Archaeologists Strike Gold at the Site of a Mysterious 5th-Century Massacre
Researchers who combine the horror story of a 5th century massacre off Sweden’s coast have a new component to add to their story–a gold coin and ring. But does this additional dimension give further insight into or contribute to the mystery of the source behind the indescribable violence?
In 2010, in the ancient crime scene of Sandby Borg on the island of Öland, partially buried bodies emerged. Since then, over 1,500 years ago, archeologists have sought to explain what happened at the site.
Ars Technia reports that the attack was so massive that archaeologists have only been able to estimate the number of deaths – it’s in the hundreds.
Some of these brutal massacres indicate that the Roman practice of burying soldiers with coins in their mouths was morbidly reversed. Alternatively, people at Sandby Borg were found with goat and sheep in their mouths. The project leader Helena Victor said these individuals had “humiliation worse than death.”
In 2013, Ancient Origins reported that archaeologists were able to create a frightening “snapshot” of what happened at the site through their discovery of two bodies of people lying next to the door of one of the huts.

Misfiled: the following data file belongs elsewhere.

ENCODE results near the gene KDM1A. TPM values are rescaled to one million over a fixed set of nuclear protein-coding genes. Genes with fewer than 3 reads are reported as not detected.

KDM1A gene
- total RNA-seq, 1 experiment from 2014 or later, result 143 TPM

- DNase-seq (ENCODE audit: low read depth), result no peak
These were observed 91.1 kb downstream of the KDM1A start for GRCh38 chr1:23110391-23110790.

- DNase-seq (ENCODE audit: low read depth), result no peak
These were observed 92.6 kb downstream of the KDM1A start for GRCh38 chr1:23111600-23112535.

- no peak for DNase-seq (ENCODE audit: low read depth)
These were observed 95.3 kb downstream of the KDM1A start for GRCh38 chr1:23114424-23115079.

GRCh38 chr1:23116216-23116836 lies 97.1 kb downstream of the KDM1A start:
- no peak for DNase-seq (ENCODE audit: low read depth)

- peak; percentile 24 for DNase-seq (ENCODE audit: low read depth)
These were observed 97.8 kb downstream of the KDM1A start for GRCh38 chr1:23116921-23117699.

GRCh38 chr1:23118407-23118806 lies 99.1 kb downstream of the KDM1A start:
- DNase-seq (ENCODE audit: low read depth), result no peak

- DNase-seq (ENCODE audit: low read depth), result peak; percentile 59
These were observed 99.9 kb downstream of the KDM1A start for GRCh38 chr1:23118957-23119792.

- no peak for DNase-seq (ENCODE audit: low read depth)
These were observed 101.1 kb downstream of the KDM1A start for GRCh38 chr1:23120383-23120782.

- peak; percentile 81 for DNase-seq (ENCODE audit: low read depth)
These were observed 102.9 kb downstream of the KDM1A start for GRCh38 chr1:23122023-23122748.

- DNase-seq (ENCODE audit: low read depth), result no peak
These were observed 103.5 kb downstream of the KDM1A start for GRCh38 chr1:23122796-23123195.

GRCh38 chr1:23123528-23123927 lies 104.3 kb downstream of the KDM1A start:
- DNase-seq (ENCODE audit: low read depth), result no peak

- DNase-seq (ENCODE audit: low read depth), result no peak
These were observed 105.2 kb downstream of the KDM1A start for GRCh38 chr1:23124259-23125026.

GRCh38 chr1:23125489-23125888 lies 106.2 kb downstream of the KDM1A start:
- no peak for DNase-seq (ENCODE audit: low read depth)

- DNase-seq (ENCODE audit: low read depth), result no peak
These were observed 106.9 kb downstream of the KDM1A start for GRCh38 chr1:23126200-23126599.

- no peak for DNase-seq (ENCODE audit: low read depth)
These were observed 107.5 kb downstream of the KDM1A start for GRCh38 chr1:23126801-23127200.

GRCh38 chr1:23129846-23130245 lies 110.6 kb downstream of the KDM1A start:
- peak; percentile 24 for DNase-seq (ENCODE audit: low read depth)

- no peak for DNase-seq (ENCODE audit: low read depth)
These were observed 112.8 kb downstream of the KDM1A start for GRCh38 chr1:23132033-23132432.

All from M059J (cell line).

They were evidently slaughtered while trying to escape their attackers. Helene Wilhelmson, a researcher who specializes in the study of bones at Sweden’s Lund University said,
Helena Victor echoed this in her recent discussion with The Local “The bodies are lying as they were left, so there were no burials and it’s a moment frozen in time.” This suggests that the attack was sudden and brutal.
The recently uncovered coin confirms a previous hypothesis that inhabitants of the island were in contact with the Roman Empire. According to The Local, Emperor Valentinian III, who ruled between AD 425 and 455 is depicted on one side of the coin.
The recent find isn’t the first uncovering of treasure at the site, Atlas Obscura mentions that “silver brooches and bells, gold rings, and beads made of amber, glass, and cowrie shells” have all been previously found.
That’s uncommon. Why wasn’t the site looted? Researchers suggest it may have become taboo to return to the location following the tragic event.
Even the livestock was locked up and left to die – bizarre for a time when the scarce island resources would have been highly valued.
The unearthing of two gold rings added a new element of mystery to the site. Their size suggests they were made to fit a woman’s finger, yet no female skeletons have been successfully identified at the site to date. Discussing this find, Helena Victor said .
And now researchers are suggesting it may have been that wealth which incited the massacre at Sandby Borg. Not for theft, but perhaps because the wealthy inhabitants were seen as a threat due to their affluence and influence. We may never know for certain.